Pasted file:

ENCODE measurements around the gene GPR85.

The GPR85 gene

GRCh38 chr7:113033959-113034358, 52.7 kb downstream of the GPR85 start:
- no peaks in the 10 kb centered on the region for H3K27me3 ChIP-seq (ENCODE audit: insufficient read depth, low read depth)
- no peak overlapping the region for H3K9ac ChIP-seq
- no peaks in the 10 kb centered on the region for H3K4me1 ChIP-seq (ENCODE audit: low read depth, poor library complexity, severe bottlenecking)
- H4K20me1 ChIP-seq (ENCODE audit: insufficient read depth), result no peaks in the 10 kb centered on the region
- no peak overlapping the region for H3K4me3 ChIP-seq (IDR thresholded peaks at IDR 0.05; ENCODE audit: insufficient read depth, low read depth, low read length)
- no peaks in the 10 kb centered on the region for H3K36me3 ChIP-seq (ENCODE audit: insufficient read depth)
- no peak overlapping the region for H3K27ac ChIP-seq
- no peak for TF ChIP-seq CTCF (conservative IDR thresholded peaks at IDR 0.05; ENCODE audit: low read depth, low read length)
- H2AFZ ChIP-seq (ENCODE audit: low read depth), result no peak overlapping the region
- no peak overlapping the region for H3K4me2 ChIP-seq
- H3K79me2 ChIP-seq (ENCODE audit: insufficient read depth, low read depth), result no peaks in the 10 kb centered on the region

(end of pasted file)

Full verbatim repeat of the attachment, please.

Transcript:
ENCODE measurements around the gene GPR85.

The GPR85 gene

GRCh38 chr7:113033959-113034358, 52.7 kb downstream of the GPR85 start:
- no peaks in the 10 kb centered on the region for H3K27me3 ChIP-seq (ENCODE audit: insufficient read depth, low read depth)
- no peak overlapping the region for H3K9ac ChIP-seq
- no peaks in the 10 kb centered on the region for H3K4me1 ChIP-seq (ENCODE audit: low read depth, poor library complexity, severe bottlenecking)
- H4K20me1 ChIP-seq (ENCODE audit: insufficient read depth), result no peaks in the 10 kb centered on the region
- no peak overlapping the region for H3K4me3 ChIP-seq (IDR thresholded peaks at IDR 0.05; ENCODE audit: insufficient read depth, low read depth, low read length)
- no peaks in the 10 kb centered on the region for H3K36me3 ChIP-seq (ENCODE audit: insufficient read depth)
- no peak overlapping the region for H3K27ac ChIP-seq
- no peak for TF ChIP-seq CTCF (conservative IDR thresholded peaks at IDR 0.05; ENCODE audit: low read depth, low read length)
- H2AFZ ChIP-seq (ENCODE audit: low read depth), result no peak overlapping the region
- no peak overlapping the region for H3K4me2 ChIP-seq
- H3K79me2 ChIP-seq (ENCODE audit: insufficient read depth, low read depth), result no peaks in the 10 kb centered on the region